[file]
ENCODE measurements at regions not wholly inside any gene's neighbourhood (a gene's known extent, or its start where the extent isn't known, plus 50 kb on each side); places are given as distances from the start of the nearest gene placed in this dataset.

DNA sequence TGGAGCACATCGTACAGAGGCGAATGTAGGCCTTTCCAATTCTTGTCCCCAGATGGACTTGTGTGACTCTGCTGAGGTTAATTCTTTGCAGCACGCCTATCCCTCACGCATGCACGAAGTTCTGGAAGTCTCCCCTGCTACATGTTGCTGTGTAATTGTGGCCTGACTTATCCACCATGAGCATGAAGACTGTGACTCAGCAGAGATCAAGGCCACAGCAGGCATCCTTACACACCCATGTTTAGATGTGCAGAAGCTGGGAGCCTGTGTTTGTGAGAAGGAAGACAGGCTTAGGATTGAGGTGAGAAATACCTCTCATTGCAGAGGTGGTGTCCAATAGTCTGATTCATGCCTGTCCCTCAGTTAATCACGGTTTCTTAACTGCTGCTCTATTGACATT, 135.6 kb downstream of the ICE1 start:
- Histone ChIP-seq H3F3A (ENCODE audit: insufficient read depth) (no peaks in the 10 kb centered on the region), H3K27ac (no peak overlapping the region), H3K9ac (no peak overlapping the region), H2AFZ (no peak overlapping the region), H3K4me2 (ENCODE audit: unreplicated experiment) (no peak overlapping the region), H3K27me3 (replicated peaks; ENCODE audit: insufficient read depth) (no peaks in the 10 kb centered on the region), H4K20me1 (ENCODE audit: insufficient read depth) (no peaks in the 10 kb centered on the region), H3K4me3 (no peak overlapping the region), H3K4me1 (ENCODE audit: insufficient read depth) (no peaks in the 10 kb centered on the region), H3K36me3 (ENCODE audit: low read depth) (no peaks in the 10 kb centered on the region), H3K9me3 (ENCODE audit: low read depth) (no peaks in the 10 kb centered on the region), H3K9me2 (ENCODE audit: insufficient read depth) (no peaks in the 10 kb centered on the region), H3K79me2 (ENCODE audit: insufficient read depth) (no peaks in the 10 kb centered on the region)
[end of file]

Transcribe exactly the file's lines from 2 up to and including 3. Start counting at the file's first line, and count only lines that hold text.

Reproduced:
DNA sequence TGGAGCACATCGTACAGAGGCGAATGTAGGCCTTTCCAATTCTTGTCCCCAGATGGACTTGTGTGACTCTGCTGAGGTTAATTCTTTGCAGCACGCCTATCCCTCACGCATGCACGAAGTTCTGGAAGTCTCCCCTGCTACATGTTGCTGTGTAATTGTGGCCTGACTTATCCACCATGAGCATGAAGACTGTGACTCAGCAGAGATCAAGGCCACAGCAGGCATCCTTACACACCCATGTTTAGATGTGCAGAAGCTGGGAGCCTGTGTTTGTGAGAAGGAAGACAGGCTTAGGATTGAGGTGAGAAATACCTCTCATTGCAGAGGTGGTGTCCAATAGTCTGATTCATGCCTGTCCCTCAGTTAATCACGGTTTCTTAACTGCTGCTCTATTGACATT, 135.6 kb downstream of the ICE1 start:
- Histone ChIP-seq H3F3A (ENCODE audit: insufficient read depth) (no peaks in the 10 kb centered on the region), H3K27ac (no peak overlapping the region), H3K9ac (no peak overlapping the region), H2AFZ (no peak overlapping the region), H3K4me2 (ENCODE audit: unreplicated experiment) (no peak overlapping the region), H3K27me3 (replicated peaks; ENCODE audit: insufficient read depth) (no peaks in the 10 kb centered on the region), H4K20me1 (ENCODE audit: insufficient read depth) (no peaks in the 10 kb centered on the region), H3K4me3 (no peak overlapping the region), H3K4me1 (ENCODE audit: insufficient read depth) (no peaks in the 10 kb centered on the region), H3K36me3 (ENCODE audit: low read depth) (no peaks in the 10 kb centered on the region), H3K9me3 (ENCODE audit: low read depth) (no peaks in the 10 kb centered on the region), H3K9me2 (ENCODE audit: insufficient read depth) (no peaks in the 10 kb centered on the region), H3K79me2 (ENCODE audit: insufficient read depth) (no peaks in the 10 kb centered on the region)